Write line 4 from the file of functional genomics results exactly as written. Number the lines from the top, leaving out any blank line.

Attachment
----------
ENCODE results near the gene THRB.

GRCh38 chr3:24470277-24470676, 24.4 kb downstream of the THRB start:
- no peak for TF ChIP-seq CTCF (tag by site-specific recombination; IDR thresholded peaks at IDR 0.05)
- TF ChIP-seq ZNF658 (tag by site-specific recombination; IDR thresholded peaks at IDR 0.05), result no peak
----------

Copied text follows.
- TF ChIP-seq ZNF658 (tag by site-specific recombination; IDR thresholded peaks at IDR 0.05), result no peak